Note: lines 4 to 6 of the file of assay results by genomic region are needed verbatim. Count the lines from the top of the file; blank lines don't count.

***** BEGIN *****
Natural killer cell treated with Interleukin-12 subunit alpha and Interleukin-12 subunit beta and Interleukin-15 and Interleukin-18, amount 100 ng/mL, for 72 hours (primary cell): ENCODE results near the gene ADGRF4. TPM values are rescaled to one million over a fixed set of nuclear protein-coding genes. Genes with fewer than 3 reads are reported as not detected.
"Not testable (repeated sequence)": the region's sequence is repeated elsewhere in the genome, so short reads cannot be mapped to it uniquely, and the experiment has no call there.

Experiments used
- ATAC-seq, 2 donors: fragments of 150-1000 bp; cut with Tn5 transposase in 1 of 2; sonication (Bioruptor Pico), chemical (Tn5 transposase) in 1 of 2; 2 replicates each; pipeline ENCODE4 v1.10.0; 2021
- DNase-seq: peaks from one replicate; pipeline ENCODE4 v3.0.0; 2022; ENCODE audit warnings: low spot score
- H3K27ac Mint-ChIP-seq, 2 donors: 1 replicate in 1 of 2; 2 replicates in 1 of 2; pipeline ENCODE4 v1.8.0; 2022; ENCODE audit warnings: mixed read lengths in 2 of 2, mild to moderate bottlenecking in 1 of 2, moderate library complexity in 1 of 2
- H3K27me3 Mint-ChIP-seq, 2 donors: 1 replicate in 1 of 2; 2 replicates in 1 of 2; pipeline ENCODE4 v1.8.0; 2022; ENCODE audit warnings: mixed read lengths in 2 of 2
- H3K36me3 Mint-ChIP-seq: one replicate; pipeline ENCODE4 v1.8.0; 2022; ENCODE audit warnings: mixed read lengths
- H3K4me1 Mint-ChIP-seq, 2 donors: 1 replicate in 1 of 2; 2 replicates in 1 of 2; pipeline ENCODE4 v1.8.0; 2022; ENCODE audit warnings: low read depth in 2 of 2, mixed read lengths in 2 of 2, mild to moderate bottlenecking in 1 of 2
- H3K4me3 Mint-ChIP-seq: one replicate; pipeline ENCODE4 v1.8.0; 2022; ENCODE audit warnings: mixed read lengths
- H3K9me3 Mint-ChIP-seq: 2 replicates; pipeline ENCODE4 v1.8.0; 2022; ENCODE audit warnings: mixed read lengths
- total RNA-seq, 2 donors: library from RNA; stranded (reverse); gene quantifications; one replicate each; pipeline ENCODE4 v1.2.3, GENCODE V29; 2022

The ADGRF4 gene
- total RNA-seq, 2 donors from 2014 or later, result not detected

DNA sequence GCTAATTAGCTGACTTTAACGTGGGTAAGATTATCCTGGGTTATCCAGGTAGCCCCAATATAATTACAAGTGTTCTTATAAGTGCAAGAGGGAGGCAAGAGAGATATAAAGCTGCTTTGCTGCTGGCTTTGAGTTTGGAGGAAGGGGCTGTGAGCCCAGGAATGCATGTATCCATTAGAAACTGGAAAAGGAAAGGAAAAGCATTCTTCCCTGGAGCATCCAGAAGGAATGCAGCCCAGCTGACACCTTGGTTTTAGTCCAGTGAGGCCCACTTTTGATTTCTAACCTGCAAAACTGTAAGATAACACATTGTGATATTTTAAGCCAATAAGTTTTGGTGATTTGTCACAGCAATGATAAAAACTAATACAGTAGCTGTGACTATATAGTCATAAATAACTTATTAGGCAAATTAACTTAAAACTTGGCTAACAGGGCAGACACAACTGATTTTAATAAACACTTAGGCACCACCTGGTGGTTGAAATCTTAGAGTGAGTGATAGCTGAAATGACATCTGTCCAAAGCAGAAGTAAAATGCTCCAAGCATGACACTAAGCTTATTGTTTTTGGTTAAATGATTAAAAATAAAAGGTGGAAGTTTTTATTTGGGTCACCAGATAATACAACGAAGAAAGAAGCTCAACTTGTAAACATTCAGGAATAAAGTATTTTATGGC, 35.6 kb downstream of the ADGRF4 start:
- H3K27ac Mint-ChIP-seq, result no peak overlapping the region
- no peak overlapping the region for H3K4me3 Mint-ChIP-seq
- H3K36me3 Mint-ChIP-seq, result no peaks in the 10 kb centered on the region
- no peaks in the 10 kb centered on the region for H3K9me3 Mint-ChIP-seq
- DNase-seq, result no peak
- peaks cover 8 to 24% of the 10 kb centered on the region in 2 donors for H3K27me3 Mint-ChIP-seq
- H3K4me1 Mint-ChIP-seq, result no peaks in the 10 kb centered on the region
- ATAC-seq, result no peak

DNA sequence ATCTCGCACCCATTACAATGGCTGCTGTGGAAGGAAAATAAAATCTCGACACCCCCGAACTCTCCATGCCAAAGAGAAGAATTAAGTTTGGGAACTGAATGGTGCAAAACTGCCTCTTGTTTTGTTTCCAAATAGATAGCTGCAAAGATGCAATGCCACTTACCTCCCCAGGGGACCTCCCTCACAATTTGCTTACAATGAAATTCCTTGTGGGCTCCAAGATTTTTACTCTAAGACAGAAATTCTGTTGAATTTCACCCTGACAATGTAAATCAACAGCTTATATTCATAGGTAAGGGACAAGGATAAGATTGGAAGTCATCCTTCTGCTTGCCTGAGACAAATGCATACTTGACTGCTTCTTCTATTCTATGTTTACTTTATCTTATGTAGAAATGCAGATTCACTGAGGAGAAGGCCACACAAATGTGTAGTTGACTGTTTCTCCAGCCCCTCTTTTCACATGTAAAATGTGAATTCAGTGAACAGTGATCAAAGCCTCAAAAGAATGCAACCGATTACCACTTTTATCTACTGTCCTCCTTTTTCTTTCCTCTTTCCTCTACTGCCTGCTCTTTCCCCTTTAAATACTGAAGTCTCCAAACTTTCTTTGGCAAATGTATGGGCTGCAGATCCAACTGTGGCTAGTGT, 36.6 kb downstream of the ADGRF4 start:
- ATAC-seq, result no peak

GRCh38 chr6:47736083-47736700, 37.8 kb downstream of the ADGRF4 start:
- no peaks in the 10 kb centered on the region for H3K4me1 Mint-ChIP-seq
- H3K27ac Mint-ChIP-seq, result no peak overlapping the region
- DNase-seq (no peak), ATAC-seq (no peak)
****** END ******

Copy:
- ATAC-seq, 2 donors: fragments of 150-1000 bp; cut with Tn5 transposase in 1 of 2; sonication (Bioruptor Pico), chemical (Tn5 transposase) in 1 of 2; 2 replicates each; pipeline ENCODE4 v1.10.0; 2021
- DNase-seq: peaks from one replicate; pipeline ENCODE4 v3.0.0; 2022; ENCODE audit warnings: low spot score
- H3K27ac Mint-ChIP-seq, 2 donors: 1 replicate in 1 of 2; 2 replicates in 1 of 2; pipeline ENCODE4 v1.8.0; 2022; ENCODE audit warnings: mixed read lengths in 2 of 2, mild to moderate bottlenecking in 1 of 2, moderate library complexity in 1 of 2